24. The Court finds that the State of California is a more appropriate forum because, as the child's home state, California has significant connections with the child. G.S. v. Ewing, 786 P.2d 65, 72 (Okla. 1990).
25. The Court further finds that litigation in Oklahoma would be inconvenient to the child. Court appearances and psychological evaluations in Oklahoma could substantially disrupt the child's academic and social routines.
26. The Court further finds that, while it is most concerned with [Father]'s allegations concerning [Mother]'s visitation interference, it is not focused on the inconvenience to [Father] or [Mother], but rather to the potential inconvenience and disruption to the child.
(Emphasis in original).
¶5 Father argues the trial court erred in applying the UCCJEA rather than the UCCJA because the UCCJA was still in effect at the time this proceeding began, i.e., when Mother filed her Motion to Transfer and when Father filed his Motion to Modify, and the UCCJEA was not yet effective. Section 551-402 of the UCCJEA specifically addresses this issue and says "[a] motion or other request for relief made in a child custody proceeding or to enforce a child custody determination which was commenced before the effective date of this act is governed by the law in effect at the time the motion or other request was made." Even if we were to conclude that Mother's 1999 filing of the amendment to her Motion to Transfer amounted to a new motion under this section, which we do not decide, Father's Motion to Modify should still have been determined under the law in effect when he filed it, the UCCJA. Therefore we must conclude the trial court erred in basing its decision on the provisions of the UCCJEA.
¶6 However, that conclusion does not end our inquiry. Under the UCCJA, a trial court had the discretion to decline to exercise its jurisdiction in favor of another state "if it finds that it is an inconvenient forum to make a custody determination under the circumstances of the case and that a court of another state is a more appropriate forum." 43 O.S.1991 § 509(A). According to 43 O.S.1991 § 509 (C):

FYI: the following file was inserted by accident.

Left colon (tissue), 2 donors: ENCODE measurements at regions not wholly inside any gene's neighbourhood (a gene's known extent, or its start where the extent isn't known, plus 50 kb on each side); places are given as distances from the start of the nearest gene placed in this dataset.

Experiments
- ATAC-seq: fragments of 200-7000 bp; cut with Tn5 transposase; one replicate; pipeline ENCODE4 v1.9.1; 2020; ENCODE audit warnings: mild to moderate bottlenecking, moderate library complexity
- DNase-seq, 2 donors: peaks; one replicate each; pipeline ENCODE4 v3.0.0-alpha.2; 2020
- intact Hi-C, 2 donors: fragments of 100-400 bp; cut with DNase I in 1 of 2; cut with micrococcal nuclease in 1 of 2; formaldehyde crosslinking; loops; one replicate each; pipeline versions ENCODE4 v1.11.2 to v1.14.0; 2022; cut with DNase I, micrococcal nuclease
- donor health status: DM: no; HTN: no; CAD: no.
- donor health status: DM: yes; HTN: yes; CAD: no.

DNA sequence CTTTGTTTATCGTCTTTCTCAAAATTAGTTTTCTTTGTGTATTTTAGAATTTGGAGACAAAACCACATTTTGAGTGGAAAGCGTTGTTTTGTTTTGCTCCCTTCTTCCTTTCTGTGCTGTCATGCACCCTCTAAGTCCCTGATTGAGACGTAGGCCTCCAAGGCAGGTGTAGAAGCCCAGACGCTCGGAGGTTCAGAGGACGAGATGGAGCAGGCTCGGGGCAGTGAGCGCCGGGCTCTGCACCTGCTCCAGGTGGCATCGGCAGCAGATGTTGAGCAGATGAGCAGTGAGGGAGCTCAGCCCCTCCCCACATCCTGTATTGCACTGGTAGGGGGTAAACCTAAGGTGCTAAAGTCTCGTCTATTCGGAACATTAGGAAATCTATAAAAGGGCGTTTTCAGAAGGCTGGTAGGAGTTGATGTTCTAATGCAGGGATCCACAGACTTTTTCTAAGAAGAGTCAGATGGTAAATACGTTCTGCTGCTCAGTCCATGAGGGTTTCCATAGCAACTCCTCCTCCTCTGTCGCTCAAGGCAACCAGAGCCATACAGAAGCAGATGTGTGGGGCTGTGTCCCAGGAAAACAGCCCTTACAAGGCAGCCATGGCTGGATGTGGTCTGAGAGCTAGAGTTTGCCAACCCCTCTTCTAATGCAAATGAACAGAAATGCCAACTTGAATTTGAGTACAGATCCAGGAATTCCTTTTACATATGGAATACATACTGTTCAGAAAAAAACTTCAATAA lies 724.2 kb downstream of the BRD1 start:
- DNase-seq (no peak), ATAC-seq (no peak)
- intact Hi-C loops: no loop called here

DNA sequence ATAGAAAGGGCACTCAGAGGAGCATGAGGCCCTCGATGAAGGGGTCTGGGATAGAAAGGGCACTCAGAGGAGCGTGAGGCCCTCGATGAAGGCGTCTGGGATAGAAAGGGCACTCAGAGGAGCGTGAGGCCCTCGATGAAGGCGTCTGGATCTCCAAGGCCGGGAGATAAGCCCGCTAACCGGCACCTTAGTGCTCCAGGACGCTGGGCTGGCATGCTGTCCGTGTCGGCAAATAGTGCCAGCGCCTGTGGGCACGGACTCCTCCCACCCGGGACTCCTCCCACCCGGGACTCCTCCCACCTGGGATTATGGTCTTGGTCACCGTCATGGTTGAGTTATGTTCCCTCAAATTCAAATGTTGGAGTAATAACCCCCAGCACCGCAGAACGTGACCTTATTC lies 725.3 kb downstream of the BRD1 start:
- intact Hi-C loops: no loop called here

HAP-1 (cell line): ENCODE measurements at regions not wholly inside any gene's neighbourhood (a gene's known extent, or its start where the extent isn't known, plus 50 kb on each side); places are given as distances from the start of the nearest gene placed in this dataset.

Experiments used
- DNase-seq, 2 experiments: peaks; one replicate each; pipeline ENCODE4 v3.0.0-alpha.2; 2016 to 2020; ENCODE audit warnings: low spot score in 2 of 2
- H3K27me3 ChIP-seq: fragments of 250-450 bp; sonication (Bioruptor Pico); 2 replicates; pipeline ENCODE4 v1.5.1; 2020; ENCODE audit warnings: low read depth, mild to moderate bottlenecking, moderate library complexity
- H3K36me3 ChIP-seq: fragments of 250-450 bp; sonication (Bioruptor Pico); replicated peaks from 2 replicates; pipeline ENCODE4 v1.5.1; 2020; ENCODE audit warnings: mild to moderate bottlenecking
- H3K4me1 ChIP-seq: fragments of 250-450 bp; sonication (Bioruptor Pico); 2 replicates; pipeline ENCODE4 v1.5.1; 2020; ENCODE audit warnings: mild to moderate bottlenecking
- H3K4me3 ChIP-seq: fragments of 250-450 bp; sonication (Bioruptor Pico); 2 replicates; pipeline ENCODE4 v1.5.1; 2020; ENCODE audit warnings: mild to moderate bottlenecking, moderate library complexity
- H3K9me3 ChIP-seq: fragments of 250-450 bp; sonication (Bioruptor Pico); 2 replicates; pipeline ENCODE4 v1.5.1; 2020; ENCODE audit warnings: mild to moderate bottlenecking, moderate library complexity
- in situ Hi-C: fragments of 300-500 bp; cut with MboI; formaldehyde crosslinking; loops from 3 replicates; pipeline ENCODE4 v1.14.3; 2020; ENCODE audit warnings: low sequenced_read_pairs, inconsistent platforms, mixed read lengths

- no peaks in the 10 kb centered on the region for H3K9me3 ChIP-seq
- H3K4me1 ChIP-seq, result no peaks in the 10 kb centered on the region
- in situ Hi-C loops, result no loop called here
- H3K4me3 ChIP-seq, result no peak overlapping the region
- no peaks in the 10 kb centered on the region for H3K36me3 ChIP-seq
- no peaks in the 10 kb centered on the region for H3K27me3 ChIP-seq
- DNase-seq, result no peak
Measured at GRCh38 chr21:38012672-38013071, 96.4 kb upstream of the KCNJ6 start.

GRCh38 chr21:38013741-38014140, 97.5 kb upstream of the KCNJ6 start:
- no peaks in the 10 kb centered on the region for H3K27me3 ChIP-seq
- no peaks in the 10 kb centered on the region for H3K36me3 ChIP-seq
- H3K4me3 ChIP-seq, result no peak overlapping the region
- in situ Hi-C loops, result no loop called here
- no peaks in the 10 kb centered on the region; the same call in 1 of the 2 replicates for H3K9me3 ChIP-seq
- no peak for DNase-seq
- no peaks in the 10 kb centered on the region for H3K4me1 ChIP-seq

In determining if it is an inconvenient forum, the court shall consider if it is in the interest of the child that another state assume jurisdiction. For this purpose it may take into account the following factors, among others:
1. If another state is or recently was the child's home state;
2. If another state has a closer connection with the child and his family or with the child and one or more of the contestants;
3. If substantial evidence concerning the child's present or future care, protection, training and personal relationships is more readily available in another state;
4. If the parties have agreed on another forum which is no less appropriate; and
5. If the exercise of jurisdiction by a court of this state would contravene any of the purposes stated in [43 O.S.1991 § 502].
¶7 When we compare these statutory factors with the trial court's significant findings, it is clear that the trial court would have reached the same result under the UCCJA. Any error in applying the UCCJEA is therefore harmless and does not mandate reversal.3
¶8 Father also argues the trial court abused its discretion in determining that Oklahoma was an inconvenient forum and that California was preferable. Overlooking the undisputed fact that his son has lived in California for virtually all of his ten years of life, Father argues that his presence and the presence of his family in Oklahoma, and the connection his son would have had with Oklahoma if Mother had not interfered with visitation, was sufficient to require the trial court to exercise its jurisdiction.